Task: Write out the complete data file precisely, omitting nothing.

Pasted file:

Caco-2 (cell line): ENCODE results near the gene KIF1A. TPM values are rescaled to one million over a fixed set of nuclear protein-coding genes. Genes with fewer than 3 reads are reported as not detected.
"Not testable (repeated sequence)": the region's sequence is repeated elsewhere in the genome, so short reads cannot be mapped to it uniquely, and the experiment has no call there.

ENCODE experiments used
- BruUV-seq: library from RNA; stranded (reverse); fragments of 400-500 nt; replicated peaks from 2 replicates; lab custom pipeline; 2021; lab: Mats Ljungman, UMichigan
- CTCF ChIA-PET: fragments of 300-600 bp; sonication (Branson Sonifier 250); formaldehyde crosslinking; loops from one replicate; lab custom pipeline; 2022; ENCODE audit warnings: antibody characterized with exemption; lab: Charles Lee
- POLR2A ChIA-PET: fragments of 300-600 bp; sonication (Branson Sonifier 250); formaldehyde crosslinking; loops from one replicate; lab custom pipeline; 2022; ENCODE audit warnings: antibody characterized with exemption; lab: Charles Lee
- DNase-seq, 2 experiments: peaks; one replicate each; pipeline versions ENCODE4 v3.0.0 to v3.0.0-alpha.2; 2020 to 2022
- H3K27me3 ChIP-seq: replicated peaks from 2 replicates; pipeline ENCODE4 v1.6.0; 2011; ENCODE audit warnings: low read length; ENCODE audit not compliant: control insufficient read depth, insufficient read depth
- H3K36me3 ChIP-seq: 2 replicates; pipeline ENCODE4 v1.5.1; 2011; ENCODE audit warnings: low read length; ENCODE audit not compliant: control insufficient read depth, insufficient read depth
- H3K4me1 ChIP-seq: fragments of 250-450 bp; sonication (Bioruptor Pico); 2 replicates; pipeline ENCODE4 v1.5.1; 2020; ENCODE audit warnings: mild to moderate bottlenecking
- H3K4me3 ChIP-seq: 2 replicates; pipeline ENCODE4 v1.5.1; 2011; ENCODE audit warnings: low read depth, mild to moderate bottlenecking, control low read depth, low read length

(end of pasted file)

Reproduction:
Caco-2 (cell line): ENCODE results near the gene KIF1A. TPM values are rescaled to one million over a fixed set of nuclear protein-coding genes. Genes with fewer than 3 reads are reported as not detected.
"Not testable (repeated sequence)": the region's sequence is repeated elsewhere in the genome, so short reads cannot be mapped to it uniquely, and the experiment has no call there.

ENCODE experiments used
- BruUV-seq: library from RNA; stranded (reverse); fragments of 400-500 nt; replicated peaks from 2 replicates; lab custom pipeline; 2021; lab: Mats Ljungman, UMichigan
- CTCF ChIA-PET: fragments of 300-600 bp; sonication (Branson Sonifier 250); formaldehyde crosslinking; loops from one replicate; lab custom pipeline; 2022; ENCODE audit warnings: antibody characterized with exemption; lab: Charles Lee
- POLR2A ChIA-PET: fragments of 300-600 bp; sonication (Branson Sonifier 250); formaldehyde crosslinking; loops from one replicate; lab custom pipeline; 2022; ENCODE audit warnings: antibody characterized with exemption; lab: Charles Lee
- DNase-seq, 2 experiments: peaks; one replicate each; pipeline versions ENCODE4 v3.0.0 to v3.0.0-alpha.2; 2020 to 2022
- H3K27me3 ChIP-seq: replicated peaks from 2 replicates; pipeline ENCODE4 v1.6.0; 2011; ENCODE audit warnings: low read length; ENCODE audit not compliant: control insufficient read depth, insufficient read depth
- H3K36me3 ChIP-seq: 2 replicates; pipeline ENCODE4 v1.5.1; 2011; ENCODE audit warnings: low read length; ENCODE audit not compliant: control insufficient read depth, insufficient read depth
- H3K4me1 ChIP-seq: fragments of 250-450 bp; sonication (Bioruptor Pico); 2 replicates; pipeline ENCODE4 v1.5.1; 2020; ENCODE audit warnings: mild to moderate bottlenecking
- H3K4me3 ChIP-seq: 2 replicates; pipeline ENCODE4 v1.5.1; 2011; ENCODE audit warnings: low read depth, mild to moderate bottlenecking, control low read depth, low read length